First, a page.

12.4 Android Remote Methods and AIDL

Hello readers!!! Hope you are enjoying our tutorials and learning a new technology. Today we shall talk about remote methods and AIDL. It is the most renowned procedure to implement interprocess communication. We have already studied other ways for implementing interprocess communication but there is always a better and effective solution of every problem. It is theoretical but we must know about this. So let us not waste time and start studying this new section.

12.4.1 Introduction

As the name suggests remote methods are the method calls which facilitates how one program can provide other programs with access to its methods. Android APIs make use this procedure to enhance its capability. For example TelephonyManager uses remote object interface to share and manage the phone hardware in android. We have certain methodology to implement and create remote methods in Android framework and they are as follows:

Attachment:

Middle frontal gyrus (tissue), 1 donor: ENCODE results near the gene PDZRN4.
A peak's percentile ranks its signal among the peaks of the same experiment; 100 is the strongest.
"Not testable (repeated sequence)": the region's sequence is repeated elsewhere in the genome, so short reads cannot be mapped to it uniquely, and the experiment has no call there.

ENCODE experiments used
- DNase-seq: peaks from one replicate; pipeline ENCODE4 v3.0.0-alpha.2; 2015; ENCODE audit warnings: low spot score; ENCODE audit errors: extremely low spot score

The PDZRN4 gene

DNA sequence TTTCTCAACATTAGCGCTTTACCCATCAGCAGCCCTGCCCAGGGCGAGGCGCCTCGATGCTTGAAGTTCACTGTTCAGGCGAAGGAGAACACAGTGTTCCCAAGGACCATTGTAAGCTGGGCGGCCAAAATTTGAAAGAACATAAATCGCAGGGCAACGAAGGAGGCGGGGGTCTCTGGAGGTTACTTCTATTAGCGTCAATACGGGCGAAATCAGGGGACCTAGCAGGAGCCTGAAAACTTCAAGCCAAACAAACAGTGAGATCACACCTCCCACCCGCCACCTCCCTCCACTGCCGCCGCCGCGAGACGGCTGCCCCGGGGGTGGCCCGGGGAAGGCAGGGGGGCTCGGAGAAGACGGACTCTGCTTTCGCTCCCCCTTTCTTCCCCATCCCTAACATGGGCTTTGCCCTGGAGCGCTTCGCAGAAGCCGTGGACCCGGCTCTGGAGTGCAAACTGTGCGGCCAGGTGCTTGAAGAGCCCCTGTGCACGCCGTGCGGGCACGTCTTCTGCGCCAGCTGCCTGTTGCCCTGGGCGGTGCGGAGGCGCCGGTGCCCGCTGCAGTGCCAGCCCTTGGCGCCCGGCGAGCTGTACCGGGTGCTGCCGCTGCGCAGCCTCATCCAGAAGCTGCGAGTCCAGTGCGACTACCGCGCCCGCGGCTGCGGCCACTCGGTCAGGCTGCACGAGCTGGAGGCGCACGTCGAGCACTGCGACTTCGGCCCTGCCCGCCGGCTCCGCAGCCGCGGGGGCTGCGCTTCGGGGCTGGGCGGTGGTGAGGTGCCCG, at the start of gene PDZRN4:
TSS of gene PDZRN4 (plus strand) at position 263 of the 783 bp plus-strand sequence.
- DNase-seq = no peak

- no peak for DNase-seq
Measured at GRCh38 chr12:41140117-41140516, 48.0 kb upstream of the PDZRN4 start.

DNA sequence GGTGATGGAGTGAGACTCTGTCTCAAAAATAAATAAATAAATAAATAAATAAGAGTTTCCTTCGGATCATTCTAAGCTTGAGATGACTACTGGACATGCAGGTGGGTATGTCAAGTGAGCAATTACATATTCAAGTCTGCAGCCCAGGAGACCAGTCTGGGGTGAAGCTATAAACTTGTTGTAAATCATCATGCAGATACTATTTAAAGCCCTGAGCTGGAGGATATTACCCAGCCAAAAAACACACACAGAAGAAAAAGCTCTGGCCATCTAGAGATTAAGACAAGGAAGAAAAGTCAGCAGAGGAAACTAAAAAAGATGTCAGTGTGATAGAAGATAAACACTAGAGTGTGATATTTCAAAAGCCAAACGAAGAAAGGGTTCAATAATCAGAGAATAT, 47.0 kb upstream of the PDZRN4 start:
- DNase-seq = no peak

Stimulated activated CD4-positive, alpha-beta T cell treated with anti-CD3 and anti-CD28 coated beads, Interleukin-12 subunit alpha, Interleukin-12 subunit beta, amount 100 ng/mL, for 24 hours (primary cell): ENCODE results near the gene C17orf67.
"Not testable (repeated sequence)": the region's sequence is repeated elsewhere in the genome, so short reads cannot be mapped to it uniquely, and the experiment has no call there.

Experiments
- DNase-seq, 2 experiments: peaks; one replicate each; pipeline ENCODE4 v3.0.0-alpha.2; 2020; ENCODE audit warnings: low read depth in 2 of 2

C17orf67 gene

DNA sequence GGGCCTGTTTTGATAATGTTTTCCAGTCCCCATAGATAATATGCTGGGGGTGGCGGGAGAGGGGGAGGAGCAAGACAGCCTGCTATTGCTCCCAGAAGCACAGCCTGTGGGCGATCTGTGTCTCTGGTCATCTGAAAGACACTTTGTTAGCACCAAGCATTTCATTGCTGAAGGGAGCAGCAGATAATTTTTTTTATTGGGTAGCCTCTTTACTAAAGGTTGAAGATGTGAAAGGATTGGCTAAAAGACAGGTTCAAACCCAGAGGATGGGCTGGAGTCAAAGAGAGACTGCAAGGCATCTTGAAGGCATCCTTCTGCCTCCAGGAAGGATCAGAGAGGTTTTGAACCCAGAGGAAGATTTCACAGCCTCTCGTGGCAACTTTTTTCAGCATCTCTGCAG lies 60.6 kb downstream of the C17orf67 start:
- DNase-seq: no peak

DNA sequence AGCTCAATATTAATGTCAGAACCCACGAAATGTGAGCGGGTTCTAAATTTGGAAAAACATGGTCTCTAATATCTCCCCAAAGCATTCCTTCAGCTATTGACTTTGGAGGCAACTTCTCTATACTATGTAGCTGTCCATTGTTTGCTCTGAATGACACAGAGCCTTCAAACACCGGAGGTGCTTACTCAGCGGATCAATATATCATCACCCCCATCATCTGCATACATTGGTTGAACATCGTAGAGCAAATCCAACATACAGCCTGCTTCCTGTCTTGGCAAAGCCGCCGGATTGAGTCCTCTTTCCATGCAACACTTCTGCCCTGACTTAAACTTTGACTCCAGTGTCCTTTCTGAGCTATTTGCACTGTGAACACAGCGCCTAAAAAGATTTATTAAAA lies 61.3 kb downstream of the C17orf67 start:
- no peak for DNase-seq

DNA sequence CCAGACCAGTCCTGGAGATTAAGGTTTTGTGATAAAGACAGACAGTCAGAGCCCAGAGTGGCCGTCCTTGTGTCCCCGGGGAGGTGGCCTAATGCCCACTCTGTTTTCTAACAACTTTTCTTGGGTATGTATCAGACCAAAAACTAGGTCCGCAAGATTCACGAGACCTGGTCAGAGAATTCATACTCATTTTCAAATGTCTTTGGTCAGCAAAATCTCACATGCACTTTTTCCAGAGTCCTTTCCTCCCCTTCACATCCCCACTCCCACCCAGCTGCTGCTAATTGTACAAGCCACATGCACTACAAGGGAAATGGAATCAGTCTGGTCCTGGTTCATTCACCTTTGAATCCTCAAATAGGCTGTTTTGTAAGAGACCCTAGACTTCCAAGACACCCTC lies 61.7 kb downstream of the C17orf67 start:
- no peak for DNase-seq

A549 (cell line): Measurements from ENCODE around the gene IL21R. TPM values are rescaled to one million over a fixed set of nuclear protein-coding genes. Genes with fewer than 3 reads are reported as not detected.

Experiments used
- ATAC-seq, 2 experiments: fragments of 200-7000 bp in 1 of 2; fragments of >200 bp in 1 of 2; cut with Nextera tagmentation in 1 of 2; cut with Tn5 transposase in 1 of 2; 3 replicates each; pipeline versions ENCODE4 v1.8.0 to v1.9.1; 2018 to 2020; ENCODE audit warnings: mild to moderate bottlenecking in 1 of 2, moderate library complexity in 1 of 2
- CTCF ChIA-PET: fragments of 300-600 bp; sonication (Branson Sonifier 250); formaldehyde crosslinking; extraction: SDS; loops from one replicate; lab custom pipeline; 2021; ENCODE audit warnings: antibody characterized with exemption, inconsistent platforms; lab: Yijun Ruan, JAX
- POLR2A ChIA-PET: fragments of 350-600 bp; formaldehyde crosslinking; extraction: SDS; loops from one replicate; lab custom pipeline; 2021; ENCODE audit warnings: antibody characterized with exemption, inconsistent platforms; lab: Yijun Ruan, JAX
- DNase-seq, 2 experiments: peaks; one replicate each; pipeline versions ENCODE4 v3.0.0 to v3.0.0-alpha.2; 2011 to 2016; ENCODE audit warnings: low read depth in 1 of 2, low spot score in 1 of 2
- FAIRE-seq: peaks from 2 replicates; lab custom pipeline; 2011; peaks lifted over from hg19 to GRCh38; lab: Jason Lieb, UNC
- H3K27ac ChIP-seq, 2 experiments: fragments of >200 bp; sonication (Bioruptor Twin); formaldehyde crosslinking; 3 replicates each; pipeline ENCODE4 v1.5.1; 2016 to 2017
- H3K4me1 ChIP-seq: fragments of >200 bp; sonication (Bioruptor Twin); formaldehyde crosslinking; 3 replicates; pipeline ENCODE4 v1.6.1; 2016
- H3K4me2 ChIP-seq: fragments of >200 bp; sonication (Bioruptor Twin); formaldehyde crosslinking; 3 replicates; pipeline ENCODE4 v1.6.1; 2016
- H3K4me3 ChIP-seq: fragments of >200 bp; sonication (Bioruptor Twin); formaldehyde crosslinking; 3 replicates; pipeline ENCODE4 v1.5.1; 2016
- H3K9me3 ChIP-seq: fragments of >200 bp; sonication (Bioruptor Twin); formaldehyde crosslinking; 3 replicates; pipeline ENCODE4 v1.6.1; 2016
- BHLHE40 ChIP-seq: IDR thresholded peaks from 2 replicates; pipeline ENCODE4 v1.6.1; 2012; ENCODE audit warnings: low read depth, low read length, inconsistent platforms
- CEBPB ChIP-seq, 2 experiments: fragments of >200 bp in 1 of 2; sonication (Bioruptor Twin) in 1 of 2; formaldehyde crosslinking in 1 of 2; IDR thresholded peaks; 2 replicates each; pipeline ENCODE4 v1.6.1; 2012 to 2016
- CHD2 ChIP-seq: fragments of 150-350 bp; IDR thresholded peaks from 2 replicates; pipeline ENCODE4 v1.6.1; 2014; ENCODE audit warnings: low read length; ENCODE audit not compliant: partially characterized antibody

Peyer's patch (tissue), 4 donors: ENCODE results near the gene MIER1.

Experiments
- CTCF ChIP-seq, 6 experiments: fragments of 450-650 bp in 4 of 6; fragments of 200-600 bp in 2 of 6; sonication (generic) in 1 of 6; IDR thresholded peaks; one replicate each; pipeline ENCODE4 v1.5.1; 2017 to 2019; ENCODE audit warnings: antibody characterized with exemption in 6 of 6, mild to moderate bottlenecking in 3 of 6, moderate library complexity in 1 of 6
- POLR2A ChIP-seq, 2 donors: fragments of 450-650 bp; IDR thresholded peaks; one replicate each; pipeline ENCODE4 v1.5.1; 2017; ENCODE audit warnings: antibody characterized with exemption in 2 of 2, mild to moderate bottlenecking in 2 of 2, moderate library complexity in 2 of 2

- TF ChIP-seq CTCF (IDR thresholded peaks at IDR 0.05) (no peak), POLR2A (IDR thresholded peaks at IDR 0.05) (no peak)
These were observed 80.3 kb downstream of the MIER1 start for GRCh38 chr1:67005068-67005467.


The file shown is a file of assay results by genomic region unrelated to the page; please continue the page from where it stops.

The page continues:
1. First step is to define interface in AIDL
  2. Second step is to write methods which match the signatures in interface that performs the operation we wanted to do in our program. In other words to implement the interface.
  3. Last step is to invoke the calls where we want use them.

We use Android Interface Definition language (AIDL) is used for this purpose. So AIDL facilitates interprocess communication between services and other application components. These components may include components running within different applications or within separate processes. This in turn provided our services the power to support multiple applications across process boundaries. When we talk about passing objects from one process to another we need to deconstruct these objects in OS primitive level so that operating system can marshal objects across boundaries of applications. So they act as parcels hence we need to implement them as parcelables.

12.4.2 AIDL